Out of respect for what real men and women endured, I thought real photos were a necessity. Please take care to avoid this if you need to....
I'll never forget the first body I saw fall through the air. It seemed suspended in air, suspended in time... as I sat staring in suspended disbelief.
I'll never forget the first of the twin towers falling. The sheer enormity of the weight of it. Every cell in my body whispering: "this can't be happening". Every part of me wishing that the scene would stop, the hero would fly overhead, the movie would role credits.
This can't be real, I thought. And yet it was.
September 11, 2001 was a day where tragedy heaped upon tragedy... each moment seeming more unspeakable until heartbreak couldn't describe it.
That was the first lesson of September 11 for me: that indescribably horrific things can happen to people who don't deserve it. That cruelty and hatred and rage can become so murderous... that it can take thousands of innocent people with it.
Oh sure, I've read history books. I stay informed on current events. This was not new information intellectually. But it was new information in my heart: the pure powerlessness of watching people fall to their deaths, watching people crash to the ground with a 1500 foot building, watching people run screaming from the bomb-like cloud of debris and fire. The pure powerlessness that my gasp, my horror, my tears, my cries... could do not one thing to stop the terrible events unfolding in front of me. That is a lesson of the heart. And it was a horribly bitter one to swallow.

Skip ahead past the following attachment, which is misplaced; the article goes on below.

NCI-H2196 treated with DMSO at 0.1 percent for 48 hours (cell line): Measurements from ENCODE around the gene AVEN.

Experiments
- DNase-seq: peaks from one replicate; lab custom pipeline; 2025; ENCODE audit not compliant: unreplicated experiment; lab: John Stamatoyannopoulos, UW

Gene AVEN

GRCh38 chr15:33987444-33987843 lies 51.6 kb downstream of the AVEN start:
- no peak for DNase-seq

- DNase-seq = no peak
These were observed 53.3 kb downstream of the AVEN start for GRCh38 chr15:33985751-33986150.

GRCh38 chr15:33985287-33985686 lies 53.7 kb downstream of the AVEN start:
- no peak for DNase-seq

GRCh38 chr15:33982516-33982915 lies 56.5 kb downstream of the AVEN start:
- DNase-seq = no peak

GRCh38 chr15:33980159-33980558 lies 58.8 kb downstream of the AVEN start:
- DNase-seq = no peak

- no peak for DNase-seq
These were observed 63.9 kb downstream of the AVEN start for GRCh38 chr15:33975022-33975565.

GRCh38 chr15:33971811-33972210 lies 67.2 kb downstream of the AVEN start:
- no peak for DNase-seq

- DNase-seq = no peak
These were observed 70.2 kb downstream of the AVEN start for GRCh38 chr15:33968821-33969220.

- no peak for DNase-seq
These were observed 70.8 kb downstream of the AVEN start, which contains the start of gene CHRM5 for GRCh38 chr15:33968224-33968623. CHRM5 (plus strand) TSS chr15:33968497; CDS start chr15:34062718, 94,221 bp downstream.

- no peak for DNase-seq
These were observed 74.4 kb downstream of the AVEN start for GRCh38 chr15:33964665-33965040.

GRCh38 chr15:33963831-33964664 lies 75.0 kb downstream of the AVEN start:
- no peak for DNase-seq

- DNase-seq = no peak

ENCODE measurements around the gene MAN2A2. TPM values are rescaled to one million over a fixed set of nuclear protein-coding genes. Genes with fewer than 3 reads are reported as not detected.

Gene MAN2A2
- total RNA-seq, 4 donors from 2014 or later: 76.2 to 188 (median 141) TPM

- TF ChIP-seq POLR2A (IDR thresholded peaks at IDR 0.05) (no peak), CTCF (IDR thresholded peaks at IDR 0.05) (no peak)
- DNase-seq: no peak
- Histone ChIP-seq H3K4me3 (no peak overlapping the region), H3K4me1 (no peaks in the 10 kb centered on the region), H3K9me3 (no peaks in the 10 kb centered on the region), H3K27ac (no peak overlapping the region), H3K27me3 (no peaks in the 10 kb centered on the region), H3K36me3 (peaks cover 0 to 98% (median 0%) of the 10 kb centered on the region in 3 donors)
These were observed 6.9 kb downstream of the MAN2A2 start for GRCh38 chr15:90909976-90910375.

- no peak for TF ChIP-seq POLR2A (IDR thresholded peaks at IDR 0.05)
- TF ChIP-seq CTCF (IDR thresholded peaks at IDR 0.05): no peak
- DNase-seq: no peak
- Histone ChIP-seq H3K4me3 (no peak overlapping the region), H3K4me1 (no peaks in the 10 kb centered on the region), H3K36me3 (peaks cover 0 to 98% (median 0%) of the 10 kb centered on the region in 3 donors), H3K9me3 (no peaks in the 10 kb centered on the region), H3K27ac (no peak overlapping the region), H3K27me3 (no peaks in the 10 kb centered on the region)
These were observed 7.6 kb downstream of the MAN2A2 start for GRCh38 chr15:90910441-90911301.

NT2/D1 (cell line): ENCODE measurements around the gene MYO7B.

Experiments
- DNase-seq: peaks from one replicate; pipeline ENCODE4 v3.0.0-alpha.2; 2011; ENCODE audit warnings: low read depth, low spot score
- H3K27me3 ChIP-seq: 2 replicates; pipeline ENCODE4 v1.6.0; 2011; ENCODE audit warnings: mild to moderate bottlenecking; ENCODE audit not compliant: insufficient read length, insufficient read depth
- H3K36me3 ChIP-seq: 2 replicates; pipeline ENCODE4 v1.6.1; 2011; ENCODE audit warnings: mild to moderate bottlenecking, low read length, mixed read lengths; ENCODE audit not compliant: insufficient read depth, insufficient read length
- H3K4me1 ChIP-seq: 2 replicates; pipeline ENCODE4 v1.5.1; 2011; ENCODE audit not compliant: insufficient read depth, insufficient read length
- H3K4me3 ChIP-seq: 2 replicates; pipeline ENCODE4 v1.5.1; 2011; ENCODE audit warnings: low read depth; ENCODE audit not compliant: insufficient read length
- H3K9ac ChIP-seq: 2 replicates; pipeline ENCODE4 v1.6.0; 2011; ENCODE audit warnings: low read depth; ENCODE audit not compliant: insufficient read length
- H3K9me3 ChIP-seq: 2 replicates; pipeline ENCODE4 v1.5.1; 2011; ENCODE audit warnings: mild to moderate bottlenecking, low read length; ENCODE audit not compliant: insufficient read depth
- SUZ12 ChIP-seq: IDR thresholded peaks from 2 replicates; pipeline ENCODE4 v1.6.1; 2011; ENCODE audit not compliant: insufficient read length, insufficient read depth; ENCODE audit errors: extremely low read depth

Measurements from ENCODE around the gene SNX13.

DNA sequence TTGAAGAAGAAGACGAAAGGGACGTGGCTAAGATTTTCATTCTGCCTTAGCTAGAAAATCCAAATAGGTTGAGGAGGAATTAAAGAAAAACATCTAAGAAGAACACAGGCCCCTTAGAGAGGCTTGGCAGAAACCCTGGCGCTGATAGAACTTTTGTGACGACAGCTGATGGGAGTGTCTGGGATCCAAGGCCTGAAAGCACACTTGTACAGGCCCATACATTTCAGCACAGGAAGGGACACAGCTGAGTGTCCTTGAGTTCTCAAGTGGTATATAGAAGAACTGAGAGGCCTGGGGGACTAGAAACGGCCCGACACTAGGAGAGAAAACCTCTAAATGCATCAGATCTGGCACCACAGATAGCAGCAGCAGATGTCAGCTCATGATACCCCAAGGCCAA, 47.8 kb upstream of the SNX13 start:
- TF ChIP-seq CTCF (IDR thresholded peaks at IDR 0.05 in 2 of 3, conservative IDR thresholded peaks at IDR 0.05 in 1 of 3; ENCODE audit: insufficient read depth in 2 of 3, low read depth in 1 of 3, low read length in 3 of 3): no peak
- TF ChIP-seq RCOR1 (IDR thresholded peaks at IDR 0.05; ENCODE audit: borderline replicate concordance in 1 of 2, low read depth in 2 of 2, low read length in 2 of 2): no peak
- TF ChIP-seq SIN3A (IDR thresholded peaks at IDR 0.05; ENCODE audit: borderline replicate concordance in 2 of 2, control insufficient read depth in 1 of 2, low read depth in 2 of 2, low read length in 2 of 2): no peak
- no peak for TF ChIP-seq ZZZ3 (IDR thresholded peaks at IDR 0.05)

But that wasn't all I learned that day. Freeze that frame. Look again.
Because on the same day I learned about the capacity of the human heart for bravery. I learned that a person fleeing for their lives could stop in their tracks to lift someone from the rubble. I learned that firefighters hugged one another goodbye before they charged up the stairs. I learned that ordinary citizens rushed back into the smoke and flames to check among bodies for a single survivor. I learned that people fled the debris without trampling one another. I learned that volunteers assembled on that very day to go back into the warzone they fled, to check for survivors.
You see, September 11 will be a day frozen in my mind. But when it plays in my mind- it includes the worst and the best of humanity. The cruelty and the compassion, the cowardly and the brave. What a moment: the stark contrast of the murder of innocents... against the dignity of caring for another before your own survival. And it is my belief in the "better self" that keeps propelling me forward.
Because if all I learned that day- was sheer powerlessness in the face of hate... then I would have only learned the lesson taught by the few. But if I honor the courage and the compassion... then I honor the lessons of the many. And how beautiful they are.
I'll never forget,